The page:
The Liberace of Lucha Libre: An Evening with American-born Mexican luchador Cassandro

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Join the New Orleans Center for the Gulf South, the Newcomb Art Museum, Amigos de los Amigos, and krewedelusion in welcoming American-born Mexican luchador Saúl Armendáriz, or Cassandro, on Wednesday, February 20, 7:00 PM, in the Freeman Auditorium. Cassandro will speak about his personal story of growing up and training as a lucha libre in México. He became one of the first openly gay exóticos (a wrestler who dresses in a flamboyant style), and later he had the honor of being the first exótico to win a championship title.

Cassandro will speak about how he negotiated his gay identity and overcame adversity in the world of professional Mexican wrestling. He will also share his experiences outside of wrestling, as an LGBTQ activist, circuit speaker, and most recently as the subject of a feature documentary, Cassandro, The Exótico which received critical acclaim at the Cannes Film Festival in May 2018.

This event is free and open to the public. Parader and performer Antonio Garza will moderate.

For more information contact: New Orleans Center for the Gulf South via email dfrazier@tulane.edu, by phone (504-314-2889), or visit the event website.

Sponsored by: Newcomb Art Museum, Amigos de los Amigos, krewedelusion, and The New Orleans Center for the Gulf South.

In Celebration of Black History Month and Carnaval: African and indigenous presence in Boricua culture

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In celebration of Black History Month, the New Orleans Jazz Museum is proud to kick off Mardi Gras Mambo with a lecture by curatorial assistant Ilyanette M. Bernabel entitled Carnaval: The African and Indigenous Presence in Boricua Culture on Friday, February 22, 2019, 2:00 – 3:00 PM. The lecture is free and open to the public.

Bernabel will be presenting the research of her exhibition Carnival in Puerto Rico: Connections to the Homeland. The exhibition explores carnival traditions in Puerto Rico and its connection to Africa. This lecture will focus on the Carnival masked characters called Vejigantes, their unique cultural history from Spain to the Caribbean island, and the infamous musical and dance styles of bomba y plena. The goal of the lecture is to bring awareness to the similarities of two cultures as they relate to the spiritual aspect of masking.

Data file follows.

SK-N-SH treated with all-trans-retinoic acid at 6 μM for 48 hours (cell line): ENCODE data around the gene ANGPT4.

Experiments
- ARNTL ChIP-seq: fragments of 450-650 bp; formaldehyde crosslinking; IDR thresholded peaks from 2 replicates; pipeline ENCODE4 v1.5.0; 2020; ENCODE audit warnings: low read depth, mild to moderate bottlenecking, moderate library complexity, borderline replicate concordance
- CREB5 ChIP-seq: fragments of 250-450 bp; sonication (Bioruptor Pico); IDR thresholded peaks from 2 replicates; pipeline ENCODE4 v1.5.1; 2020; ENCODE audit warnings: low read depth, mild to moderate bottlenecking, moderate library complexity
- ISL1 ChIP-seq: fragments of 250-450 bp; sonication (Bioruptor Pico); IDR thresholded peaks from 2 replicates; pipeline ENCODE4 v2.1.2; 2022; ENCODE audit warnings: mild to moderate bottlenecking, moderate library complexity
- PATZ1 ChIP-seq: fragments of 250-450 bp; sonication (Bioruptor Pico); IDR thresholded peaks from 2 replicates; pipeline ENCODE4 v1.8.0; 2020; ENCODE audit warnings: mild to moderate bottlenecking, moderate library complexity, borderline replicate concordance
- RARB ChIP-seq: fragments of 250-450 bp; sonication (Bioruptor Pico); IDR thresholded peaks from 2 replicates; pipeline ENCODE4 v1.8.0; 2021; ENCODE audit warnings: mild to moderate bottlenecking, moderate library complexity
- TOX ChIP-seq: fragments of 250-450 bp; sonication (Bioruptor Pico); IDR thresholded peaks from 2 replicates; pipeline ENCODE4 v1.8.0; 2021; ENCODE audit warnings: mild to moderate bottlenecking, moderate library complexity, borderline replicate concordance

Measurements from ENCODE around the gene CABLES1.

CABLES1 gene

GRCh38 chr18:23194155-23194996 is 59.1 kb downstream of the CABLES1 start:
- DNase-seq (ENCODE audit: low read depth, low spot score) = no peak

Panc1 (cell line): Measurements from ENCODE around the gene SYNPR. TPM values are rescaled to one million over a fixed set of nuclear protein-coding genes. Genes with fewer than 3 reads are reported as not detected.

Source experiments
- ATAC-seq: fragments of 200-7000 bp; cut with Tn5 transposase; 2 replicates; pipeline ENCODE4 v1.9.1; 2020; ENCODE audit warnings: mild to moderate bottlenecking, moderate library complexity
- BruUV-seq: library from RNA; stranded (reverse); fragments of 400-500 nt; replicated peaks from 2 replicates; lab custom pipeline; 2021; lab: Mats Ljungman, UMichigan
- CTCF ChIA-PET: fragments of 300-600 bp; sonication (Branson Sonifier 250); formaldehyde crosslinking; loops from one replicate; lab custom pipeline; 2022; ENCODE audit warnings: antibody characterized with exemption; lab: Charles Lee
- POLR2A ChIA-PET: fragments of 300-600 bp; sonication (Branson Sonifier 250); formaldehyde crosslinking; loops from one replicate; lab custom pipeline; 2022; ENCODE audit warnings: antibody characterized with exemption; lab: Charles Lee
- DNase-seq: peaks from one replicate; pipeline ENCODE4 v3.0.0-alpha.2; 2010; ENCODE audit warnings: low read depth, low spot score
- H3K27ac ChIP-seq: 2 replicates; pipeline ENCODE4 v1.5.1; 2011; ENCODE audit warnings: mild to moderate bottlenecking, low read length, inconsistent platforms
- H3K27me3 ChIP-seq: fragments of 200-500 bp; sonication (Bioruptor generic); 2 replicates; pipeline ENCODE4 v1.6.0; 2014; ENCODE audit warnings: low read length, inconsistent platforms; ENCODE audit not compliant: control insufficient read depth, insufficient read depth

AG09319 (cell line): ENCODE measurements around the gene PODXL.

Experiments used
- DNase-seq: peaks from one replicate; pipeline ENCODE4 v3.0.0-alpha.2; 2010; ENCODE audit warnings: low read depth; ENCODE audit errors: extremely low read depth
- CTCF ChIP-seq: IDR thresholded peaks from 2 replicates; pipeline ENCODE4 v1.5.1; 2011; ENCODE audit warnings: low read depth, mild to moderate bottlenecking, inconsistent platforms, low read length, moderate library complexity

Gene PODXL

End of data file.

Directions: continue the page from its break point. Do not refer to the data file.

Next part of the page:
The lecture will be followed by a performance from The Bombazo Dance Company.

Photo: Vejigante mask (made out of coconut and branches) worn for Carnival in Loiza, Puerto Rico.

Master class and panel discussion of Azul at the Southern Rep Theatre

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The Cuban and Caribbean Studies Institute at Tulane University, in collaboration with the Southern Rep Theatre, are proud to announce two events in celebration of the reopening of the Southern Rep Theatre and the spring premiere of the play Azul written by Christina Quintana, a New York-based writer with Cuban and Louisiana roots, and Estefanía Fadul, a Colombian-born, New Hampshire-raised, New York City-based director and producer. In this evocative new play, lifelong New Yorker Zelia struggles to center herself after the loss of her Cuban-born mother. As Zelia digs into her mother’s legacy, she learns of her tía-abuela, the great-aunt who remained in Cuba for the love of another woman. Echoes of the past inform Zelia’s own relationship with her wife and her struggle to place herself between worlds. A Master Class with Christina Quintana will take place on Friday, March 15, 2019 at 3:30 PM. There will also be a Panel Discussion before the play at the Southern Rep Theatre on Saturday, April 6, 2019.

The 13,000-square-foot former St. Rose de Lima Church on Bayou Road has given Southern Rep Theatre a permanent home, something it had lost since leaving Canal Place. The history of the project and more information about the theatre space may be found in the New Orleans Advocate article Southern Rep finds new home in former church.

Southern Rep Theatre will be showing Azul beginning March 27 continuing through April 14, 2019. Group tickets will be available for classes or student organizations. Tickets will be available at a reduced price for students, educators and young professionals at the following prices:
  • All student rush tickets are $10 at the door with ID, plus box office fees = $13 (subject to availability)
  • All teacher tickets are available in advance or at the door (subject to availability) for $25 plus fees
  • All under-35 tickets (“young professionals”) are available in advance or at the door (subject to availability) for $25 plus fees